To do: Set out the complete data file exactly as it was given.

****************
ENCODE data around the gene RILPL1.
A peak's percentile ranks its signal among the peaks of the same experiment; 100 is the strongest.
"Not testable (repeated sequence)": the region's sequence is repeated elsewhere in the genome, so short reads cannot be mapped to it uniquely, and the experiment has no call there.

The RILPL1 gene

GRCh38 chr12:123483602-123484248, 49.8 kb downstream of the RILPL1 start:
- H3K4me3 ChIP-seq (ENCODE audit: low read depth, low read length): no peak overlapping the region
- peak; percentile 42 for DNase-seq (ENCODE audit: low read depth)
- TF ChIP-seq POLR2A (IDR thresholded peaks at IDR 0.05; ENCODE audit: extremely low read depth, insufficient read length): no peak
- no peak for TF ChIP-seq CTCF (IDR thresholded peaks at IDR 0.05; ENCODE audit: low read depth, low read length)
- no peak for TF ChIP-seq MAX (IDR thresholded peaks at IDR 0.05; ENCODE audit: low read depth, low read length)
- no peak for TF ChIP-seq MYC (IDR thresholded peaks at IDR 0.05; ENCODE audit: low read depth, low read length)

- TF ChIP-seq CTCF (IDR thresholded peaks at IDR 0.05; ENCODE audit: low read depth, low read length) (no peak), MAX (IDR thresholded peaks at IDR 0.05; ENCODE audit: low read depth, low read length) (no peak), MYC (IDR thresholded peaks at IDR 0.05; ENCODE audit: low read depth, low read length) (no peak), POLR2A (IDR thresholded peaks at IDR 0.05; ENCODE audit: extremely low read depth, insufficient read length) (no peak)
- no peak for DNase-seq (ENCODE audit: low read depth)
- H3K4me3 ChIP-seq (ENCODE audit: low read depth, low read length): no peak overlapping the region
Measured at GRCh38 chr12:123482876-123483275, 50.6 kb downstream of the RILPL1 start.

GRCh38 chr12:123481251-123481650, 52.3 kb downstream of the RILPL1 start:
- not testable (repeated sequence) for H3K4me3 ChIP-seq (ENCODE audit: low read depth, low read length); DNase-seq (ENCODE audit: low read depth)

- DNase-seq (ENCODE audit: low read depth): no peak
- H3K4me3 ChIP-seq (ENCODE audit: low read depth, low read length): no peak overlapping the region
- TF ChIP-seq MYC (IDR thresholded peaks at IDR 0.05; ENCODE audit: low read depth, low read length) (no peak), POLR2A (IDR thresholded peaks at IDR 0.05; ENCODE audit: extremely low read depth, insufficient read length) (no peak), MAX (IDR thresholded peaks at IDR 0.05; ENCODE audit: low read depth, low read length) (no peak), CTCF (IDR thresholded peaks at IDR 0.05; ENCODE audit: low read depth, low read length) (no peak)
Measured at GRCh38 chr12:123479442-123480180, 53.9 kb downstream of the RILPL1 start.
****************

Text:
ENCODE data around the gene RILPL1.
A peak's percentile ranks its signal among the peaks of the same experiment; 100 is the strongest.
"Not testable (repeated sequence)": the region's sequence is repeated elsewhere in the genome, so short reads cannot be mapped to it uniquely, and the experiment has no call there.

The RILPL1 gene

GRCh38 chr12:123483602-123484248, 49.8 kb downstream of the RILPL1 start:
- H3K4me3 ChIP-seq (ENCODE audit: low read depth, low read length): no peak overlapping the region
- peak; percentile 42 for DNase-seq (ENCODE audit: low read depth)
- TF ChIP-seq POLR2A (IDR thresholded peaks at IDR 0.05; ENCODE audit: extremely low read depth, insufficient read length): no peak
- no peak for TF ChIP-seq CTCF (IDR thresholded peaks at IDR 0.05; ENCODE audit: low read depth, low read length)
- no peak for TF ChIP-seq MAX (IDR thresholded peaks at IDR 0.05; ENCODE audit: low read depth, low read length)
- no peak for TF ChIP-seq MYC (IDR thresholded peaks at IDR 0.05; ENCODE audit: low read depth, low read length)

- TF ChIP-seq CTCF (IDR thresholded peaks at IDR 0.05; ENCODE audit: low read depth, low read length) (no peak), MAX (IDR thresholded peaks at IDR 0.05; ENCODE audit: low read depth, low read length) (no peak), MYC (IDR thresholded peaks at IDR 0.05; ENCODE audit: low read depth, low read length) (no peak), POLR2A (IDR thresholded peaks at IDR 0.05; ENCODE audit: extremely low read depth, insufficient read length) (no peak)
- no peak for DNase-seq (ENCODE audit: low read depth)
- H3K4me3 ChIP-seq (ENCODE audit: low read depth, low read length): no peak overlapping the region
Measured at GRCh38 chr12:123482876-123483275, 50.6 kb downstream of the RILPL1 start.

GRCh38 chr12:123481251-123481650, 52.3 kb downstream of the RILPL1 start:
- not testable (repeated sequence) for H3K4me3 ChIP-seq (ENCODE audit: low read depth, low read length); DNase-seq (ENCODE audit: low read depth)

- DNase-seq (ENCODE audit: low read depth): no peak
- H3K4me3 ChIP-seq (ENCODE audit: low read depth, low read length): no peak overlapping the region
- TF ChIP-seq MYC (IDR thresholded peaks at IDR 0.05; ENCODE audit: low read depth, low read length) (no peak), POLR2A (IDR thresholded peaks at IDR 0.05; ENCODE audit: extremely low read depth, insufficient read length) (no peak), MAX (IDR thresholded peaks at IDR 0.05; ENCODE audit: low read depth, low read length) (no peak), CTCF (IDR thresholded peaks at IDR 0.05; ENCODE audit: low read depth, low read length) (no peak)
Measured at GRCh38 chr12:123479442-123480180, 53.9 kb downstream of the RILPL1 start.